Difference between revisions of "Enable SSH"

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(Created page with " In the debian build enabling SSH is easy, simply <pre> sudo mv /boot/boot_enable_ssh.rc /boot/boot.rc sudo service ssh start </pre> == Access the RPI via SSH == Having secure r...")
 
(Forwarding the X terminal)
 
(9 intermediate revisions by the same user not shown)
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[[Category: RaspberryPi]]
 
In the debian build enabling SSH is easy, simply
 
In the debian build enabling SSH is easy, simply
 
<pre>
 
<pre>
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Having secure remote access to your RPi means you can access it for any computer on your network or if you configure your router properly from any computer via the internet.
 
Having secure remote access to your RPi means you can access it for any computer on your network or if you configure your router properly from any computer via the internet.
  
If you do want to access the RPi via the internet, make sure you at least [[Setup:RPI#Change_Default_Password]] and ideally [[AddingUsers:RPi]].
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If you do want to access the RPi via the internet, make sure you at least [[Setup:RPI#Change_Default_Password]] and ideally [[AddingUsers:RPi]] in order to prevent unauthorised access.
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=== Connect via SSH on a Local network ===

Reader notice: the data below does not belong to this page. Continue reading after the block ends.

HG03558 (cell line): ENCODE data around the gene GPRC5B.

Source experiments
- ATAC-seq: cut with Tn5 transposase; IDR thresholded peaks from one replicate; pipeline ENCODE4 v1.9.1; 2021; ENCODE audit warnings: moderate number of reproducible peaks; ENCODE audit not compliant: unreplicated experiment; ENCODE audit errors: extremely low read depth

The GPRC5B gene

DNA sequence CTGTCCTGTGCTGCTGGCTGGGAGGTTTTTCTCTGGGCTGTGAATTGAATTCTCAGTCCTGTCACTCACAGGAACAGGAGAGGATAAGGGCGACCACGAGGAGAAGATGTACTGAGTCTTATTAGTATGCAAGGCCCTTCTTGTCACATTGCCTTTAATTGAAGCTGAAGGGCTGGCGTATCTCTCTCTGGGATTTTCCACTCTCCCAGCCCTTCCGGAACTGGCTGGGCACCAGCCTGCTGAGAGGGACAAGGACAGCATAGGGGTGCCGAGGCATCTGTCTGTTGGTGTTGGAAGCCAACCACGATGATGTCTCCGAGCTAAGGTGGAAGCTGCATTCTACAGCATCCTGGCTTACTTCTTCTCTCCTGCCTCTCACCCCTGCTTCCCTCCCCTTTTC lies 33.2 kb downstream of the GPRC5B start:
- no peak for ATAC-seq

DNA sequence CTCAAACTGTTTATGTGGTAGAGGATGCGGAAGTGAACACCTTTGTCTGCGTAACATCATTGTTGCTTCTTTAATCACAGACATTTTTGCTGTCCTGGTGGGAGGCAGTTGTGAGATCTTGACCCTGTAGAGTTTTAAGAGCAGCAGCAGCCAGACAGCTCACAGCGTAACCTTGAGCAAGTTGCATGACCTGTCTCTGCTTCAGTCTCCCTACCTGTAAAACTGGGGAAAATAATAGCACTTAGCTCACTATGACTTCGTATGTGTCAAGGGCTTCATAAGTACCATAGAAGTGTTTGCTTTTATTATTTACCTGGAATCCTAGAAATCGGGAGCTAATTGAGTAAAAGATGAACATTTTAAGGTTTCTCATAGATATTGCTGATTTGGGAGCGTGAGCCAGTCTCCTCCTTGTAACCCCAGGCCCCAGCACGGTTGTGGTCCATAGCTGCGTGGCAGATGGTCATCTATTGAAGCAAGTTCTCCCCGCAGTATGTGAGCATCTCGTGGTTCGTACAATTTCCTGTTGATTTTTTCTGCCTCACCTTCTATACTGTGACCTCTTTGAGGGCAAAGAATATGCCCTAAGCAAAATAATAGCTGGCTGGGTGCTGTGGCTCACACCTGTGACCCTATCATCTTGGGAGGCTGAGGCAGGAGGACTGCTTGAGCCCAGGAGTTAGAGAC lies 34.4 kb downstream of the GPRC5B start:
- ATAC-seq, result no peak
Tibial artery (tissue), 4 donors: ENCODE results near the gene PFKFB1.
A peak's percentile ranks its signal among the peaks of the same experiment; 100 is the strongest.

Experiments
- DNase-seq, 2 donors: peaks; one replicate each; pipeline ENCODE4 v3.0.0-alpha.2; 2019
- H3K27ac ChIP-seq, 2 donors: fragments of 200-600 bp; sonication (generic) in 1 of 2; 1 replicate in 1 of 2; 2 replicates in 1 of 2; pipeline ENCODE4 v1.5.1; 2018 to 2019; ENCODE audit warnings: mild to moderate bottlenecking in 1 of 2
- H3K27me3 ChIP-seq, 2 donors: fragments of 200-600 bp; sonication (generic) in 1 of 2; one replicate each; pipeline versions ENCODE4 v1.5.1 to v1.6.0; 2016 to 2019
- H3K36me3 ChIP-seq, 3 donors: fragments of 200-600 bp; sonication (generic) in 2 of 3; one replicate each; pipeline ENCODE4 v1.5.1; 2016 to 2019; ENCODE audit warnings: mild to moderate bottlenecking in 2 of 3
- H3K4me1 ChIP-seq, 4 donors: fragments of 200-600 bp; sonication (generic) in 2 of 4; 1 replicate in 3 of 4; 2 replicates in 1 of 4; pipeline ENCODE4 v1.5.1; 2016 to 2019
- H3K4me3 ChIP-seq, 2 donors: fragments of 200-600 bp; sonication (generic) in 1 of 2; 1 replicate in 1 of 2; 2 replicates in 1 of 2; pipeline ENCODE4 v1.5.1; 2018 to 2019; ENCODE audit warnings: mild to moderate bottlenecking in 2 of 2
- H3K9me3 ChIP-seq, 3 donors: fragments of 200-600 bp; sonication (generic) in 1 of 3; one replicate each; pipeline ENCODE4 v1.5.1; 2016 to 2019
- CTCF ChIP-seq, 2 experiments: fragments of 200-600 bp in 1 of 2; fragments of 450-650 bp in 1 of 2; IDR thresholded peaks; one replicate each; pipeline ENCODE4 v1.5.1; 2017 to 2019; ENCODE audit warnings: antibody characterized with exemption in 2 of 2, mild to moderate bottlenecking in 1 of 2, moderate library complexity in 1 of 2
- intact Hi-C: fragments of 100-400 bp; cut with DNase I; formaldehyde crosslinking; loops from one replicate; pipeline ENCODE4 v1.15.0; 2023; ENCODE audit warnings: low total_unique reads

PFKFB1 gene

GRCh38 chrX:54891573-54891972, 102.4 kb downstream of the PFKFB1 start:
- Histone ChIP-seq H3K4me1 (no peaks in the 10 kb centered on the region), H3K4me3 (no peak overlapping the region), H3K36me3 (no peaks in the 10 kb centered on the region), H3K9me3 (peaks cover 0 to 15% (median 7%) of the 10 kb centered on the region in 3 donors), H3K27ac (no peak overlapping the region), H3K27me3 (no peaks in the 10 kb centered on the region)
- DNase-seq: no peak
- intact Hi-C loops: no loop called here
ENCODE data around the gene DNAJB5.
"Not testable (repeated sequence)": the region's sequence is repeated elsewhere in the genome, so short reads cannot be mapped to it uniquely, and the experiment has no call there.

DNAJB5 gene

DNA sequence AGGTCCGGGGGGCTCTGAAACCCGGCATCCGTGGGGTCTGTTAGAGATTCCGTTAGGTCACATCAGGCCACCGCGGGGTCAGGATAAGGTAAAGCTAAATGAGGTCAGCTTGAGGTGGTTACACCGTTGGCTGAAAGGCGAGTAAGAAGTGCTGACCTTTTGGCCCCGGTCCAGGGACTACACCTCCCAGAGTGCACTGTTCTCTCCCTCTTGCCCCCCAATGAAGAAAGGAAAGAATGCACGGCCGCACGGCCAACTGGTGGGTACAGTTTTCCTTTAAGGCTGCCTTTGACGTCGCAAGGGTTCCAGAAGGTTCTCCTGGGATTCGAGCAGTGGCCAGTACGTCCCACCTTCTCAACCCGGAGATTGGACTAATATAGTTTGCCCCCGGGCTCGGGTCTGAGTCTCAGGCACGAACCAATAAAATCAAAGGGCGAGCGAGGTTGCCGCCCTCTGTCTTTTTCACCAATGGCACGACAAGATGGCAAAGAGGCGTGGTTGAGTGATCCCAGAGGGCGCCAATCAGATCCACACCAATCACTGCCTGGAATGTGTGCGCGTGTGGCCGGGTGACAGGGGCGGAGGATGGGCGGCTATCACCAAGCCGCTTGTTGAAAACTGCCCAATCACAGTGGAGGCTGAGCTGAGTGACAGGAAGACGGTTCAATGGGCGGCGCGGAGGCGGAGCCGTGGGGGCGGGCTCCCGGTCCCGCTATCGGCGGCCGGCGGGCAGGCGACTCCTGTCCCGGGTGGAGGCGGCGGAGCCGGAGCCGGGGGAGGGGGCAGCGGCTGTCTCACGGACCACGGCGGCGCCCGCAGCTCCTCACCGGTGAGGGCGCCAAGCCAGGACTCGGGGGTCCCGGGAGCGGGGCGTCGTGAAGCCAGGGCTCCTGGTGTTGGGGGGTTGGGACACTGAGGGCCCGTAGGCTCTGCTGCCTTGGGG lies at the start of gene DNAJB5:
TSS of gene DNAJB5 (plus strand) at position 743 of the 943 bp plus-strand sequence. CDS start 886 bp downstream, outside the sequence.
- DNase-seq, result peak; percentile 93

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This is best done via another linux box (assumed here). or you can use [[http://www.chiark.greenend.org.uk/~sgtatham/putty/download.html Putty under Windows]].
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From a Linux terminal code
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<pre>
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ssh jack@192.168.0.20
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</pre>
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remember to change the username and IP address of to match those of our RPi!
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The first time you do this you'll probably be presented with something like this.
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<pre>
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The authenticity of host '192.168.0.20 (192.168.0.20)' can't be established.
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RSA key fingerprint is 26:a4:a1:aa:c2:ff:50:99:d7:e1:49:6a:f2:90:fb:90.
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</pre>
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type <code> yes</code> and press return to authorise the ssh key as valid and save it for the future.
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You should be presented with a password prompt like
 +
 +
<pre>
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jack@192.168.0.20's password:
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</pre>
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Enter the password and, you're in!
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=== Forwarding the X terminal ===
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you may need to check that the following line is in your <code>/etc/ssh/sshd_config</code> file: